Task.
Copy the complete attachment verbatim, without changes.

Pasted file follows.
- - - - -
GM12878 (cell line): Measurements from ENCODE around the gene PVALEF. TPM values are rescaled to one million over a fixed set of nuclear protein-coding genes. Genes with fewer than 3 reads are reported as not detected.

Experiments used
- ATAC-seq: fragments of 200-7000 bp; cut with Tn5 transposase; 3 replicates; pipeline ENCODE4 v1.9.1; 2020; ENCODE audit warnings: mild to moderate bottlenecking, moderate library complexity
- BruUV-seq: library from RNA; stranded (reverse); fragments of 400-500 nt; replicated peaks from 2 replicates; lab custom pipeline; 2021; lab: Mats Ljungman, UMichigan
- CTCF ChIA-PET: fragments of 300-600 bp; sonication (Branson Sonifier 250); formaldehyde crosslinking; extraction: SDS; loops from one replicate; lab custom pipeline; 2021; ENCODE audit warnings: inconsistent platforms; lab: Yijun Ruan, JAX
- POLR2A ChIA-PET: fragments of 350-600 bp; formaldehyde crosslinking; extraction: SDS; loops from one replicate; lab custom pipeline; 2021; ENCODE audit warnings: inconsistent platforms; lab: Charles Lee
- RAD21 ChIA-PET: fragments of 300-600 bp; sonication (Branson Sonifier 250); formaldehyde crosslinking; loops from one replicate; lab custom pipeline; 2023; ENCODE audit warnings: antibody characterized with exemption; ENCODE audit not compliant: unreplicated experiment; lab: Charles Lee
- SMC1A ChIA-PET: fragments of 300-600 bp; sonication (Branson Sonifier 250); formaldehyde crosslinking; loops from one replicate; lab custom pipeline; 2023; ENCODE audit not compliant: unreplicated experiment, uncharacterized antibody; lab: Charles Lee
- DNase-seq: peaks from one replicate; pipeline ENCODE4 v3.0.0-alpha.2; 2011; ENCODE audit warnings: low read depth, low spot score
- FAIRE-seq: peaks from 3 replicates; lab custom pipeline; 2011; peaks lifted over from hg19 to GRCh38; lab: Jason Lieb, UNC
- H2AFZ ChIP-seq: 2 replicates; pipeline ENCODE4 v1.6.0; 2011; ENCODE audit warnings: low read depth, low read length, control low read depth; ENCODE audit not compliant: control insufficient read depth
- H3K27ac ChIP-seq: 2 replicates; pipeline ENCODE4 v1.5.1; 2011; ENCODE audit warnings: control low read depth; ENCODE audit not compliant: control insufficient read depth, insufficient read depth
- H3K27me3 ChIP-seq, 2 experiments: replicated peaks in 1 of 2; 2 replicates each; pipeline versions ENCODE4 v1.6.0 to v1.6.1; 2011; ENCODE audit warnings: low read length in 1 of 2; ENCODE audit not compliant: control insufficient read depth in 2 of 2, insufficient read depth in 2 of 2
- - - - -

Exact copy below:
GM12878 (cell line): Measurements from ENCODE around the gene PVALEF. TPM values are rescaled to one million over a fixed set of nuclear protein-coding genes. Genes with fewer than 3 reads are reported as not detected.

Experiments used
- ATAC-seq: fragments of 200-7000 bp; cut with Tn5 transposase; 3 replicates; pipeline ENCODE4 v1.9.1; 2020; ENCODE audit warnings: mild to moderate bottlenecking, moderate library complexity
- BruUV-seq: library from RNA; stranded (reverse); fragments of 400-500 nt; replicated peaks from 2 replicates; lab custom pipeline; 2021; lab: Mats Ljungman, UMichigan
- CTCF ChIA-PET: fragments of 300-600 bp; sonication (Branson Sonifier 250); formaldehyde crosslinking; extraction: SDS; loops from one replicate; lab custom pipeline; 2021; ENCODE audit warnings: inconsistent platforms; lab: Yijun Ruan, JAX
- POLR2A ChIA-PET: fragments of 350-600 bp; formaldehyde crosslinking; extraction: SDS; loops from one replicate; lab custom pipeline; 2021; ENCODE audit warnings: inconsistent platforms; lab: Charles Lee
- RAD21 ChIA-PET: fragments of 300-600 bp; sonication (Branson Sonifier 250); formaldehyde crosslinking; loops from one replicate; lab custom pipeline; 2023; ENCODE audit warnings: antibody characterized with exemption; ENCODE audit not compliant: unreplicated experiment; lab: Charles Lee
- SMC1A ChIA-PET: fragments of 300-600 bp; sonication (Branson Sonifier 250); formaldehyde crosslinking; loops from one replicate; lab custom pipeline; 2023; ENCODE audit not compliant: unreplicated experiment, uncharacterized antibody; lab: Charles Lee
- DNase-seq: peaks from one replicate; pipeline ENCODE4 v3.0.0-alpha.2; 2011; ENCODE audit warnings: low read depth, low spot score
- FAIRE-seq: peaks from 3 replicates; lab custom pipeline; 2011; peaks lifted over from hg19 to GRCh38; lab: Jason Lieb, UNC
- H2AFZ ChIP-seq: 2 replicates; pipeline ENCODE4 v1.6.0; 2011; ENCODE audit warnings: low read depth, low read length, control low read depth; ENCODE audit not compliant: control insufficient read depth
- H3K27ac ChIP-seq: 2 replicates; pipeline ENCODE4 v1.5.1; 2011; ENCODE audit warnings: control low read depth; ENCODE audit not compliant: control insufficient read depth, insufficient read depth
- H3K27me3 ChIP-seq, 2 experiments: replicated peaks in 1 of 2; 2 replicates each; pipeline versions ENCODE4 v1.6.0 to v1.6.1; 2011; ENCODE audit warnings: low read length in 1 of 2; ENCODE audit not compliant: control insufficient read depth in 2 of 2, insufficient read depth in 2 of 2